China trade war and Brexit threaten global growth says International Monetary Fund

Lloyd Doyle
October 9, 2018

The IMF chief economist said that while government officials have been moving to rein in China's credit expansion, it was understandable they would take steps to boost growth in the face of trade tensions with the US, and these have impacted short-term economic growth, affecting the yuan.

The global body, in its World Economic Outlook, also downgraded its growth forecast for India for 2019-'20 from 7.5% to 7.4%.

It is unclear how much Pakistan will seek to borrow, but the Financial Times and other media outlets have reported that at least US$8 billion is needed to tackle the current crisis. "Any sharp reversal for emerging markets would pose a significant threat to advanced economies".

China's growth is still expected to be more than 6% next year, but the IMF's chief economist Maurice Obstfeld warned Beijing to concentrate on quality and sustainability of growth, not quantity of growth.

"The provision of 10 million jobs and millions of housing units might become the victims as it will become hard to pursue the projects under the tight noose of the International Monetary Fund scrutiny", said one independent economist and added that the International Monetary Fund would pursue one shoe fit for all policy under which the sacrosanct targets of budget deficit and current account deficits would be curtailed by comprising growth and hiking inflationary pressures.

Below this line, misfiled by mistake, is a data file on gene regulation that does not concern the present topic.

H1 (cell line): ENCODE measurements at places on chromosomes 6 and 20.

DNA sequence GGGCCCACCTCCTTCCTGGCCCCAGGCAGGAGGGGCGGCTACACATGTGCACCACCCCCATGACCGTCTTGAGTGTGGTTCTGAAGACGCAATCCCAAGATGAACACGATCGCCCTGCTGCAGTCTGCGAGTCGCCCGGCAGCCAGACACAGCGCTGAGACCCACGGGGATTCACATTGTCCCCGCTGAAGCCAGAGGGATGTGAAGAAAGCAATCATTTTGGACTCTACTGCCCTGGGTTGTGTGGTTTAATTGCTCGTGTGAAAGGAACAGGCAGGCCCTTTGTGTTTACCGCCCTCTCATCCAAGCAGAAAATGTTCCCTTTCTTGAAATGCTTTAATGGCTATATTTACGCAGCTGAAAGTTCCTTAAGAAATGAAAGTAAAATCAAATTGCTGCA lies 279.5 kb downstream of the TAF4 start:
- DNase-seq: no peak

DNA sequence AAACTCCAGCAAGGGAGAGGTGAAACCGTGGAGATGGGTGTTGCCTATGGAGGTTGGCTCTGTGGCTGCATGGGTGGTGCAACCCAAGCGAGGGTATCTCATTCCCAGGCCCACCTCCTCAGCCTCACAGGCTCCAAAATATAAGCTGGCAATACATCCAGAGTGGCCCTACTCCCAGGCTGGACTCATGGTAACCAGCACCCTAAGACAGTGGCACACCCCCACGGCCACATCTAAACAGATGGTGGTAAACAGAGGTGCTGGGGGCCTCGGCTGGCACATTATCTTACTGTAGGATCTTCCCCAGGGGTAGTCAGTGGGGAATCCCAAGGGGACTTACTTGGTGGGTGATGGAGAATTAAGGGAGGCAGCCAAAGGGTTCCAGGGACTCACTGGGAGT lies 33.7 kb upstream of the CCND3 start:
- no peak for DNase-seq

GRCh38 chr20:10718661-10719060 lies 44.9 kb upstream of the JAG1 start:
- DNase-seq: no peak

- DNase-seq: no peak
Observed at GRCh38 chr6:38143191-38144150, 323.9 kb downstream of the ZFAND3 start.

The fund left its 2018 USA forecast unchanged but cut its expectation for next year, citing the impact of the trade conflict.

But on Monday, he decided his finance minister should meet with officials at this week's annual conference of the International Monetary Fund and the World Bank in Bali, Indonesia, to discuss a potential package, the finance ministry said in a statement.

Some energy-rich emerging market countries have fared better due to higher oil prices, with Saudi Arabia and Russian Federation seeing forecast upgrades.

Fed rate hikes are already increasing pressure on emerging market economies by fuelling an outflow of capital as investors seek higher returns.

Maurice Obstfeld, the IMF Economic Counsellor, warned against the rising tide of protectionism, saying that without multilateralism "the world will be a poorer and more unsafe place".

"We'll be listening very attentively when and if they come to us", Obstfeld said. -China trade war, coupled with threatened global US automotive tariffs and retaliation from trading partners.

But it predicts that US growth will slow to 2.5 per cent next year as the effect of recent tax cuts wears off and as US President Donald Trump's trade war with China takes a toll.

Global trade is projected to expand by 4.2 per cent this year - 0.6 per cent less than expected in July - dropping to four per cent next year.

The repercussions for the United States and China would be particularly severe, with 2019 GDP losses of more than 0.9 percent in the United States and 1.6 percent in China in 2019.

It also assumes that Trump imposes a 25% tariff on imported cars and auto parts imports.

Medium term growth could drop below 1.4 percent.

Other reports by Iphone Fresh

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